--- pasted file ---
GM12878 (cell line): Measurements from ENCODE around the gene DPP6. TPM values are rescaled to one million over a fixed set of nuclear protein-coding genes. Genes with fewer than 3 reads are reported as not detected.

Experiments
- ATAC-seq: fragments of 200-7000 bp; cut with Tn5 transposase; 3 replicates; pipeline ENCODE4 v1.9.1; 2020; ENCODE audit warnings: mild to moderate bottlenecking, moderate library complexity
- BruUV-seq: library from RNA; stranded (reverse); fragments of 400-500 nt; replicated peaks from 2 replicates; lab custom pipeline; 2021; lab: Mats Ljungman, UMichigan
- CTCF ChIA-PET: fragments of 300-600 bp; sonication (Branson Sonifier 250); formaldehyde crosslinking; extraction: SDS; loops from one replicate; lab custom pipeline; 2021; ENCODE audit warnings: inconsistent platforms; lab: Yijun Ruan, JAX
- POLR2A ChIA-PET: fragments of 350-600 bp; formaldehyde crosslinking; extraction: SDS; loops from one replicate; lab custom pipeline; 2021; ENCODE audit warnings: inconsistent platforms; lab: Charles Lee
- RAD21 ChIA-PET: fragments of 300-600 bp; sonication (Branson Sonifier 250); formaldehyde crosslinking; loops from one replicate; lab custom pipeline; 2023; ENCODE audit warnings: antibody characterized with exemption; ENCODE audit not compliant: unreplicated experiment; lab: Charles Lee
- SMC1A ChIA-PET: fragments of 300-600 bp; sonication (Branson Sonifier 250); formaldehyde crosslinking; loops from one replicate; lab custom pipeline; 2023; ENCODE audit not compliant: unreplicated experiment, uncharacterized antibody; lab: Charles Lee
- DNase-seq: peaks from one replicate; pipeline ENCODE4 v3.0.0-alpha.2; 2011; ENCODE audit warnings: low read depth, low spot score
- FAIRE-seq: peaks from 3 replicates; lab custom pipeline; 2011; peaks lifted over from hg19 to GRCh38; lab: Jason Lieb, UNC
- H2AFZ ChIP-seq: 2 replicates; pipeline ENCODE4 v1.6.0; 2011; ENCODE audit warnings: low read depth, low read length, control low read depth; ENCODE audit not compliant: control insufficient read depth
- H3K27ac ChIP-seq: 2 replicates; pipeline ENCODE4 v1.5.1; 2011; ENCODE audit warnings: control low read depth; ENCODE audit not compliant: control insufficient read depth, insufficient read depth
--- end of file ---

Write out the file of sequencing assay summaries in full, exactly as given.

GM12878 (cell line): Measurements from ENCODE around the gene DPP6. TPM values are rescaled to one million over a fixed set of nuclear protein-coding genes. Genes with fewer than 3 reads are reported as not detected.

Experiments
- ATAC-seq: fragments of 200-7000 bp; cut with Tn5 transposase; 3 replicates; pipeline ENCODE4 v1.9.1; 2020; ENCODE audit warnings: mild to moderate bottlenecking, moderate library complexity
- BruUV-seq: library from RNA; stranded (reverse); fragments of 400-500 nt; replicated peaks from 2 replicates; lab custom pipeline; 2021; lab: Mats Ljungman, UMichigan
- CTCF ChIA-PET: fragments of 300-600 bp; sonication (Branson Sonifier 250); formaldehyde crosslinking; extraction: SDS; loops from one replicate; lab custom pipeline; 2021; ENCODE audit warnings: inconsistent platforms; lab: Yijun Ruan, JAX
- POLR2A ChIA-PET: fragments of 350-600 bp; formaldehyde crosslinking; extraction: SDS; loops from one replicate; lab custom pipeline; 2021; ENCODE audit warnings: inconsistent platforms; lab: Charles Lee
- RAD21 ChIA-PET: fragments of 300-600 bp; sonication (Branson Sonifier 250); formaldehyde crosslinking; loops from one replicate; lab custom pipeline; 2023; ENCODE audit warnings: antibody characterized with exemption; ENCODE audit not compliant: unreplicated experiment; lab: Charles Lee
- SMC1A ChIA-PET: fragments of 300-600 bp; sonication (Branson Sonifier 250); formaldehyde crosslinking; loops from one replicate; lab custom pipeline; 2023; ENCODE audit not compliant: unreplicated experiment, uncharacterized antibody; lab: Charles Lee
- DNase-seq: peaks from one replicate; pipeline ENCODE4 v3.0.0-alpha.2; 2011; ENCODE audit warnings: low read depth, low spot score
- FAIRE-seq: peaks from 3 replicates; lab custom pipeline; 2011; peaks lifted over from hg19 to GRCh38; lab: Jason Lieb, UNC
- H2AFZ ChIP-seq: 2 replicates; pipeline ENCODE4 v1.6.0; 2011; ENCODE audit warnings: low read depth, low read length, control low read depth; ENCODE audit not compliant: control insufficient read depth
- H3K27ac ChIP-seq: 2 replicates; pipeline ENCODE4 v1.5.1; 2011; ENCODE audit warnings: control low read depth; ENCODE audit not compliant: control insufficient read depth, insufficient read depth